A Review of Near-Collision Driver Behavior Models
Journal article, 2012

Objective: This article provides a review of recent models of driver behavior in on-road collision situations. Background: In efforts to improve traffic safety, computer simulation of accident situations holds promise as a valuable tool, for both academia and industry. However, to ensure the validity of simulations, models are needed that accurately capture near-crash driver behavior, as observed in real traffic or driving experiments. Method: Scientific articles were identified by a systematic approach, including extensive database searches. Criteria for inclusion were defined and applied, including the requirement that models should have been previously applied to simulate on-road collision avoidance behavior. Several selected models were implemented and tested in selected scenarios. Results: The reviewed articles were grouped according to a rough taxonomy based on main emphasis, namely avoidance by braking, avoidance by steering, avoidance by a combination of braking and steering, effects of driver states and characteristics on avoidance, and simulation platforms. Conclusion: A large number of near-collision driver behavior models have been proposed. Validation using human driving data has often been limited, but exceptions exist. The research field appears fragmented, but simulation-based comparison indicates that there may be more similarity between models than what is apparent from the model equations. Further comparison of models is recommended. Application: This review provides traffic safety researchers with an overview of the field of driver models for collision situations. Specifically, researchers aiming to develop simulations of on-road collision accident situations can use this review to find suitable starting points for their work.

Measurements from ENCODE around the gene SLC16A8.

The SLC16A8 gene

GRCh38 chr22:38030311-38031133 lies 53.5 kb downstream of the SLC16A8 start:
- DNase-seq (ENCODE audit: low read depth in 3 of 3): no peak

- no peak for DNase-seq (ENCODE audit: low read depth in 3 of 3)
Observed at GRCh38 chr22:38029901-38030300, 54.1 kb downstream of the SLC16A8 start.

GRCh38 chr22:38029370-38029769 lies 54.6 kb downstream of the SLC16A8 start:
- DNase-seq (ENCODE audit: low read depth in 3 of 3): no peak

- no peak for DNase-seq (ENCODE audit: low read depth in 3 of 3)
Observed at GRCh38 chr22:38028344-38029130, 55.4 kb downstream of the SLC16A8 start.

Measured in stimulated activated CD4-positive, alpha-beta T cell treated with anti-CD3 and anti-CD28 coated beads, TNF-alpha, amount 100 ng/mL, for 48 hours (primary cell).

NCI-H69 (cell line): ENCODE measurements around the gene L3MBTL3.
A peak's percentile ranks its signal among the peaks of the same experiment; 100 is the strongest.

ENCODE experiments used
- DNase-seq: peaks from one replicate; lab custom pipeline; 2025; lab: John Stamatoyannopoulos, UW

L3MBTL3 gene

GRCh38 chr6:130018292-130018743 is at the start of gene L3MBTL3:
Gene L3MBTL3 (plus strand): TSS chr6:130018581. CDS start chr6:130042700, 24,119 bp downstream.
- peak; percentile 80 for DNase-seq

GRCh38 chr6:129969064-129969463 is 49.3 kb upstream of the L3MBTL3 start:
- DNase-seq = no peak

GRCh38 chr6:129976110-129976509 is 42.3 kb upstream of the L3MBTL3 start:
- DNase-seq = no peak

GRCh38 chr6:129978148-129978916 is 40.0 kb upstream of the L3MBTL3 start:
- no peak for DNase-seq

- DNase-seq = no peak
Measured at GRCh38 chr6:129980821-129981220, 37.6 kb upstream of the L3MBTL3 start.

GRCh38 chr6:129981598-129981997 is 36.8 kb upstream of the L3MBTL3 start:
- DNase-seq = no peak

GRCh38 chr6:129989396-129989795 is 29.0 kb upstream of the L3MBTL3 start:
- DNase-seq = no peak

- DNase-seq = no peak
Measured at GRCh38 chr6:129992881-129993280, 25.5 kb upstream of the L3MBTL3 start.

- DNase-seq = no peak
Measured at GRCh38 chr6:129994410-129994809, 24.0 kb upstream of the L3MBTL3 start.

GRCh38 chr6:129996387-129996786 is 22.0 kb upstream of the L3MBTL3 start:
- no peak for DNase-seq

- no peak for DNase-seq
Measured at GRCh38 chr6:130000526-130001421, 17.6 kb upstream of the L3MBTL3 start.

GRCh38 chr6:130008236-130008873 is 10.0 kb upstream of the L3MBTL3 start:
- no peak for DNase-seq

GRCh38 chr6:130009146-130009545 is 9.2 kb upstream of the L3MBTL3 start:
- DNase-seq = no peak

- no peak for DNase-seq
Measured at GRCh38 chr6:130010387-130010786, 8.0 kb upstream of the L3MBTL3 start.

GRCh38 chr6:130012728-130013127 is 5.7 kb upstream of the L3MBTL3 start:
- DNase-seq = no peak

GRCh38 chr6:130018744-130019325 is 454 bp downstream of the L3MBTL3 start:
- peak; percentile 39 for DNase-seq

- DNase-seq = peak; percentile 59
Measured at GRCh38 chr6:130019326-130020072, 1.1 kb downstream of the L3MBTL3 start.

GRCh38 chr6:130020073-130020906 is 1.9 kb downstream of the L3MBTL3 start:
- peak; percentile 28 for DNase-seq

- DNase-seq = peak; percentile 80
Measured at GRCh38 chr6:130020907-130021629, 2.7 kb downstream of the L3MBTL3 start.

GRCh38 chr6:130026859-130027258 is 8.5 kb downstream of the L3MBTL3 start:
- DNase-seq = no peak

avoidance

collisions

crashes

models

simulation

accidents

driver behavior

Author

Gustav M Markkula

Volvo Group

Ola Benderius

Chalmers, Applied Mechanics, Vehicle Engineering and Autonomous Systems

SAFER, The Vehicle and Traffic Safety Centre

Krister Wolff

Chalmers, Applied Mechanics, Vehicle Engineering and Autonomous Systems

Mattias Wahde

Chalmers, Applied Mechanics, Vehicle Engineering and Autonomous Systems

Human Factors

0018-7208 (ISSN) 1547-8181 (eISSN)

Vol. 54 6 1117-1143

Areas of Advance

Transport

Subject Categories

Applied Psychology

Vehicle Engineering

DOI

10.1177/0018720812448474

More information

Latest update

11/23/2018